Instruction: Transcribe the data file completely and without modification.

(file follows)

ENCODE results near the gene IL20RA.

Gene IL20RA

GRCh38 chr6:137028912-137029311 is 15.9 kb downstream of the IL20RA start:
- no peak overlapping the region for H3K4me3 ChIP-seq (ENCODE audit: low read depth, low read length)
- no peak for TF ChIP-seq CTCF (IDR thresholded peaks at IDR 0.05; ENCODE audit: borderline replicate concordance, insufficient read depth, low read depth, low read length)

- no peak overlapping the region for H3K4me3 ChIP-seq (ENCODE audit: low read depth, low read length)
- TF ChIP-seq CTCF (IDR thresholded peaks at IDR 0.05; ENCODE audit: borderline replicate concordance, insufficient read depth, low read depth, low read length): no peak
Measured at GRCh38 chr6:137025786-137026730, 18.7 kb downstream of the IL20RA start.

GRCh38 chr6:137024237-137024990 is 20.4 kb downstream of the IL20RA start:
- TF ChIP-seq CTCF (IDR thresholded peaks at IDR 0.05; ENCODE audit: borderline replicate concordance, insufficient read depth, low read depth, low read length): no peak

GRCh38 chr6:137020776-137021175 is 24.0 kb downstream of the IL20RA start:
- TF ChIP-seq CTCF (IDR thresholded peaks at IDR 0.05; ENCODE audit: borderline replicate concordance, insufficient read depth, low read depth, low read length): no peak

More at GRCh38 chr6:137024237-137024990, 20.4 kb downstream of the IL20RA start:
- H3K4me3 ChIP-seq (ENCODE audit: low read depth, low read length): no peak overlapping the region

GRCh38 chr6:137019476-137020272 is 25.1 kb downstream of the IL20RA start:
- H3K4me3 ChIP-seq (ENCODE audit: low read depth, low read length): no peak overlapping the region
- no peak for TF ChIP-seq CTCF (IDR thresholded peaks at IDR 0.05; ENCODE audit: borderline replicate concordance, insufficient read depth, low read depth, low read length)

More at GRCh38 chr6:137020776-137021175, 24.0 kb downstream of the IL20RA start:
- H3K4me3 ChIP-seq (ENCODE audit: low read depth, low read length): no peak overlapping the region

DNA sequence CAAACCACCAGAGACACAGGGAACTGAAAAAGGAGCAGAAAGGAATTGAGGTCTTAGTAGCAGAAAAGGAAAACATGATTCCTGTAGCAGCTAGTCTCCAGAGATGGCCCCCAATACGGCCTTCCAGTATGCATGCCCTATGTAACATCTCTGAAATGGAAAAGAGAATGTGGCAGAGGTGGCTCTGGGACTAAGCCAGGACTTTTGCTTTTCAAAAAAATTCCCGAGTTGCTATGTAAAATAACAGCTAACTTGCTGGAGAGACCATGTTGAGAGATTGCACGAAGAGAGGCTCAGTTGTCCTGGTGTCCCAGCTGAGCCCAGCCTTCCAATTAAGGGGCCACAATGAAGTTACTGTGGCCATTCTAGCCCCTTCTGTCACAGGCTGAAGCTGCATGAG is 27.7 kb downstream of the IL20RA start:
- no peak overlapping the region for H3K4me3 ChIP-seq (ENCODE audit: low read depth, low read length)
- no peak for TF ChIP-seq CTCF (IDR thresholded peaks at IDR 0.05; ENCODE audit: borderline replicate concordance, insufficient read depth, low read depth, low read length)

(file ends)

ENCODE results near the gene IL20RA.

Gene IL20RA

GRCh38 chr6:137028912-137029311 is 15.9 kb downstream of the IL20RA start:
- no peak overlapping the region for H3K4me3 ChIP-seq (ENCODE audit: low read depth, low read length)
- no peak for TF ChIP-seq CTCF (IDR thresholded peaks at IDR 0.05; ENCODE audit: borderline replicate concordance, insufficient read depth, low read depth, low read length)

- no peak overlapping the region for H3K4me3 ChIP-seq (ENCODE audit: low read depth, low read length)
- TF ChIP-seq CTCF (IDR thresholded peaks at IDR 0.05; ENCODE audit: borderline replicate concordance, insufficient read depth, low read depth, low read length): no peak
Measured at GRCh38 chr6:137025786-137026730, 18.7 kb downstream of the IL20RA start.

GRCh38 chr6:137024237-137024990 is 20.4 kb downstream of the IL20RA start:
- TF ChIP-seq CTCF (IDR thresholded peaks at IDR 0.05; ENCODE audit: borderline replicate concordance, insufficient read depth, low read depth, low read length): no peak

GRCh38 chr6:137020776-137021175 is 24.0 kb downstream of the IL20RA start:
- TF ChIP-seq CTCF (IDR thresholded peaks at IDR 0.05; ENCODE audit: borderline replicate concordance, insufficient read depth, low read depth, low read length): no peak

More at GRCh38 chr6:137024237-137024990, 20.4 kb downstream of the IL20RA start:
- H3K4me3 ChIP-seq (ENCODE audit: low read depth, low read length): no peak overlapping the region

GRCh38 chr6:137019476-137020272 is 25.1 kb downstream of the IL20RA start:
- H3K4me3 ChIP-seq (ENCODE audit: low read depth, low read length): no peak overlapping the region
- no peak for TF ChIP-seq CTCF (IDR thresholded peaks at IDR 0.05; ENCODE audit: borderline replicate concordance, insufficient read depth, low read depth, low read length)

More at GRCh38 chr6:137020776-137021175, 24.0 kb downstream of the IL20RA start:
- H3K4me3 ChIP-seq (ENCODE audit: low read depth, low read length): no peak overlapping the region

DNA sequence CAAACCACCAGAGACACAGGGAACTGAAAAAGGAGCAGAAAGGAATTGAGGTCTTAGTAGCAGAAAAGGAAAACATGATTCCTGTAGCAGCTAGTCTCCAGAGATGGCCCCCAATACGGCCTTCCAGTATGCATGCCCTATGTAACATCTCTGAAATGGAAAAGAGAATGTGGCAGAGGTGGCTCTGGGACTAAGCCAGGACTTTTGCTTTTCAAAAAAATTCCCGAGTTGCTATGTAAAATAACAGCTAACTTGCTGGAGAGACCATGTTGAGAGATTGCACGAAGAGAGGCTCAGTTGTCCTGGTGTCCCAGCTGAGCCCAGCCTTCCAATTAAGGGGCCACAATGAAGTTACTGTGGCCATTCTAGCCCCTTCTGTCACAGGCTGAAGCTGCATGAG is 27.7 kb downstream of the IL20RA start:
- no peak overlapping the region for H3K4me3 ChIP-seq (ENCODE audit: low read depth, low read length)
- no peak for TF ChIP-seq CTCF (IDR thresholded peaks at IDR 0.05; ENCODE audit: borderline replicate concordance, insufficient read depth, low read depth, low read length)